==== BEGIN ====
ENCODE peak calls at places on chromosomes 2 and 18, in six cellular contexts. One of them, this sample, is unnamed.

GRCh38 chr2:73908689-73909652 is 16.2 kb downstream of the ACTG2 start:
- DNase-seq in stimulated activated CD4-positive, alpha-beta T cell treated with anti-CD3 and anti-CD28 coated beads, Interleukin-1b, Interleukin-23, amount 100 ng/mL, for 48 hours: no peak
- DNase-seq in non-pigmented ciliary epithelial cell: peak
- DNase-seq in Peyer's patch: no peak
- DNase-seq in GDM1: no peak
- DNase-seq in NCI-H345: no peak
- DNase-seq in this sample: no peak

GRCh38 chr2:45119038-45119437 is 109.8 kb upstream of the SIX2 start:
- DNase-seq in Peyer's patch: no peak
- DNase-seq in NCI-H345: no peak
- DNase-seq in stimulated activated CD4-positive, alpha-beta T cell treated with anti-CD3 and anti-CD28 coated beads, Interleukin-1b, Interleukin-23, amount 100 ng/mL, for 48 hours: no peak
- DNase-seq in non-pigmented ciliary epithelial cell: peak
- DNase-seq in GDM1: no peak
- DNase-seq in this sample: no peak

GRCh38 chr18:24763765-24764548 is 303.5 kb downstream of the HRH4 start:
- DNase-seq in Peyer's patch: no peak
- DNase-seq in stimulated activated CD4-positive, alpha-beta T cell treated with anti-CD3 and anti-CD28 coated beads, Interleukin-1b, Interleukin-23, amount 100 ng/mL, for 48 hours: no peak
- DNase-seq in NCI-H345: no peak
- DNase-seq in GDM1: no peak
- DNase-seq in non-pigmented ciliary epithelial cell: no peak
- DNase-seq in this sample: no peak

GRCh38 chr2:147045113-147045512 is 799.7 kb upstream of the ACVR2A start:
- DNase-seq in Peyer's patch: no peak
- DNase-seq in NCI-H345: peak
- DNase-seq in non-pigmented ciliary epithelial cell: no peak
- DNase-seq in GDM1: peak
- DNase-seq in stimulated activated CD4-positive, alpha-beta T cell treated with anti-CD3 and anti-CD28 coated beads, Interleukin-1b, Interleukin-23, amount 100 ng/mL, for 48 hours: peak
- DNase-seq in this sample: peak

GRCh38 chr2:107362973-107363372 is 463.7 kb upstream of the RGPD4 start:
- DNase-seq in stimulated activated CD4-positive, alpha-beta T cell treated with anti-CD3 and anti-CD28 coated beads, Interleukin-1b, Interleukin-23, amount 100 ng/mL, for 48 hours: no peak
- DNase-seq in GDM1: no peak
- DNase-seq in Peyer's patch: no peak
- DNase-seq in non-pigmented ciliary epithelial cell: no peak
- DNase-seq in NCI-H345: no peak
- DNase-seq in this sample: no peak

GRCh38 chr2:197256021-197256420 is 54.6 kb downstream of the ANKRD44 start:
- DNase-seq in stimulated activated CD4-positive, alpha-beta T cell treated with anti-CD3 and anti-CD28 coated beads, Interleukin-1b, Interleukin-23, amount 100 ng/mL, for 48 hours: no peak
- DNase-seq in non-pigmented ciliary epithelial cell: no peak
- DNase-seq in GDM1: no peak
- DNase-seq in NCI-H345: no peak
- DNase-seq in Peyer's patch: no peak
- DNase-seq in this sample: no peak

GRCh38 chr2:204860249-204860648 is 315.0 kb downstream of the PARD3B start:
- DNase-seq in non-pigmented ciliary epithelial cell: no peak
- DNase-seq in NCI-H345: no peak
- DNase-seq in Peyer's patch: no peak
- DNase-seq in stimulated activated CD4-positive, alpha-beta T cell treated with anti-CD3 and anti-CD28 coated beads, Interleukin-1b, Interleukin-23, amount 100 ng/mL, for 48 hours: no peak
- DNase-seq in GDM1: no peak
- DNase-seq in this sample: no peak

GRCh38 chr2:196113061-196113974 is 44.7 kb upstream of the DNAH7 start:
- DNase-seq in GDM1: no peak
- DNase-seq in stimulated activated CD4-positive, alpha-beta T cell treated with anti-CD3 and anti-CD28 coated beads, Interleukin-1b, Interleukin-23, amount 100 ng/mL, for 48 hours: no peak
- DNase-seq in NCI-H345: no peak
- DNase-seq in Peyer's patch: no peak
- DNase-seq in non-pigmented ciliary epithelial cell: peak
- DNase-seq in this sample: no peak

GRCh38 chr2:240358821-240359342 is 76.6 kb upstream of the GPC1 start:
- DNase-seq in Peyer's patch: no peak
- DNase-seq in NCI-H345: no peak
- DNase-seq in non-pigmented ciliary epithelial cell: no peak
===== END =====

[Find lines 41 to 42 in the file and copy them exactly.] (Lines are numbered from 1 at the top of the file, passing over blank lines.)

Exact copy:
- DNase-seq in NCI-H345: no peak
- DNase-seq in Peyer's patch: no peak